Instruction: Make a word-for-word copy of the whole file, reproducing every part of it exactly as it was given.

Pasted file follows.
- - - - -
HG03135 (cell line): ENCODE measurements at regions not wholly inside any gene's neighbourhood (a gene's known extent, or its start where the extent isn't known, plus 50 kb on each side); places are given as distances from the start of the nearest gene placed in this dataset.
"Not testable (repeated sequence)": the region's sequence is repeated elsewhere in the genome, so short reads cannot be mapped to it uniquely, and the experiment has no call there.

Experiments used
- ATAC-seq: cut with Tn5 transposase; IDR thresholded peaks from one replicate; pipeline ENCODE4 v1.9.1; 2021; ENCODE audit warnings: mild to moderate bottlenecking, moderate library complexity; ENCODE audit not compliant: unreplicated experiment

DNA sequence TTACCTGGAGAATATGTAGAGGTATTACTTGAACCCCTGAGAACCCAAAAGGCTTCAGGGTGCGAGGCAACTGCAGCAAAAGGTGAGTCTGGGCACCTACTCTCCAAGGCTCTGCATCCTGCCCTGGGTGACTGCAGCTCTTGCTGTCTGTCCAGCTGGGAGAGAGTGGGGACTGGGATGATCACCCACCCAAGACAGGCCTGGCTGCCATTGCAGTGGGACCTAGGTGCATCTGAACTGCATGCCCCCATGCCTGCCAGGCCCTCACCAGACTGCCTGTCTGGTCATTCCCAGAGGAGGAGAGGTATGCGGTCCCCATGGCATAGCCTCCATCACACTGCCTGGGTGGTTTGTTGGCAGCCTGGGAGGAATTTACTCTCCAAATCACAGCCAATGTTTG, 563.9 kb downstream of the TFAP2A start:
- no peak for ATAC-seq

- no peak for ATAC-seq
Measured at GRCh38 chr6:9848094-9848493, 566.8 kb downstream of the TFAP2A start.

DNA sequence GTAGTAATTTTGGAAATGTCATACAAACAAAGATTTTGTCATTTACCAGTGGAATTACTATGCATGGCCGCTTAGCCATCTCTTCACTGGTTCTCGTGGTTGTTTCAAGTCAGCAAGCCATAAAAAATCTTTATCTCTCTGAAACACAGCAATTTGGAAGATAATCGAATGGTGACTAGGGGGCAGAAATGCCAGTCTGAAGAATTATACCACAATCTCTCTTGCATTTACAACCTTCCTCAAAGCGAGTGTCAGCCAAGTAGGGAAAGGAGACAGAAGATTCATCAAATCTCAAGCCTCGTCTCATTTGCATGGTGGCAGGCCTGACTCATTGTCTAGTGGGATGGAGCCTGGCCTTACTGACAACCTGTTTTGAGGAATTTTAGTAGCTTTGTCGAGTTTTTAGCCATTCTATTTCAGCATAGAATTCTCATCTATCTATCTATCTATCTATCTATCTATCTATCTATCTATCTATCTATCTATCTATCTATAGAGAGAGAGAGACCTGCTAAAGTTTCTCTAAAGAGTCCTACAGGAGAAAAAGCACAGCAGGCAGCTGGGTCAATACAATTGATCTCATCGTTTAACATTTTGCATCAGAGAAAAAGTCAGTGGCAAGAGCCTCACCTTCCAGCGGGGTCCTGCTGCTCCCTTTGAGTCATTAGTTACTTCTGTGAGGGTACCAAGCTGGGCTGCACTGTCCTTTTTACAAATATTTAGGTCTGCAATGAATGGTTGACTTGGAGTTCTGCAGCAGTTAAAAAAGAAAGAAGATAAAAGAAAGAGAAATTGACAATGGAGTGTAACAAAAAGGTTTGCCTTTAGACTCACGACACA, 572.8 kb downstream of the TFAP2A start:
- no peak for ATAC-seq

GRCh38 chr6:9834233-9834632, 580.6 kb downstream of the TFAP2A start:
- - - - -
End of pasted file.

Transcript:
HG03135 (cell line): ENCODE measurements at regions not wholly inside any gene's neighbourhood (a gene's known extent, or its start where the extent isn't known, plus 50 kb on each side); places are given as distances from the start of the nearest gene placed in this dataset.
"Not testable (repeated sequence)": the region's sequence is repeated elsewhere in the genome, so short reads cannot be mapped to it uniquely, and the experiment has no call there.

Experiments used
- ATAC-seq: cut with Tn5 transposase; IDR thresholded peaks from one replicate; pipeline ENCODE4 v1.9.1; 2021; ENCODE audit warnings: mild to moderate bottlenecking, moderate library complexity; ENCODE audit not compliant: unreplicated experiment

DNA sequence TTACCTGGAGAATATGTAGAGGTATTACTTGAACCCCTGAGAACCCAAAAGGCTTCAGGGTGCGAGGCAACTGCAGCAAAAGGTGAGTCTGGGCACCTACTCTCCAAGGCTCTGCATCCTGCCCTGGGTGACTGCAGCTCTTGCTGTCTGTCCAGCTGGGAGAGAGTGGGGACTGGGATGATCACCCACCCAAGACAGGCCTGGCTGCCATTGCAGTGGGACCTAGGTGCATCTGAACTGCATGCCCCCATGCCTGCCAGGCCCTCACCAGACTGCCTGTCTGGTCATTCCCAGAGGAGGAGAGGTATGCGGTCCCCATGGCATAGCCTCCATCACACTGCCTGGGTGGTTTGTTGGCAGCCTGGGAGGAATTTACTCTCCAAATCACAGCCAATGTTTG, 563.9 kb downstream of the TFAP2A start:
- no peak for ATAC-seq

- no peak for ATAC-seq
Measured at GRCh38 chr6:9848094-9848493, 566.8 kb downstream of the TFAP2A start.

DNA sequence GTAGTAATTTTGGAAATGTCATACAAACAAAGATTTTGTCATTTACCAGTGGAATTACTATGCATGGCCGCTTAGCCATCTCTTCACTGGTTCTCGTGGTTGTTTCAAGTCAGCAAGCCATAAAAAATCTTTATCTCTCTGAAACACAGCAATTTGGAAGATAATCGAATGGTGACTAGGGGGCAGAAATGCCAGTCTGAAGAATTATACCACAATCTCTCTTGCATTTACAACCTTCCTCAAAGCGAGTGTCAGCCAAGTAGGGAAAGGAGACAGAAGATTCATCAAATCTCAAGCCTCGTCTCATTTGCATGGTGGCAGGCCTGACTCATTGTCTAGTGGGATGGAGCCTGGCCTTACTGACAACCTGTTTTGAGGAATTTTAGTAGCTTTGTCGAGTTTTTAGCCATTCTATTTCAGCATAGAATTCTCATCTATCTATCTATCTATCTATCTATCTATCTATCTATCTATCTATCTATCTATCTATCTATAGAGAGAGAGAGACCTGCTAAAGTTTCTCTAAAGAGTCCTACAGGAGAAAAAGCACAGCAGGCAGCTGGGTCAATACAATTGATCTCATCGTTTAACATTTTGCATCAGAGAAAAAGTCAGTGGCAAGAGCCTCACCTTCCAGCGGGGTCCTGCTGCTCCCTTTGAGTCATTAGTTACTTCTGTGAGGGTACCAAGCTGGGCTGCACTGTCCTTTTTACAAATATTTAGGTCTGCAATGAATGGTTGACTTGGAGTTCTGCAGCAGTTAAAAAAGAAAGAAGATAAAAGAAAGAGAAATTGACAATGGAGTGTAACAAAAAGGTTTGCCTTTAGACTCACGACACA, 572.8 kb downstream of the TFAP2A start:
- no peak for ATAC-seq

GRCh38 chr6:9834233-9834632, 580.6 kb downstream of the TFAP2A start: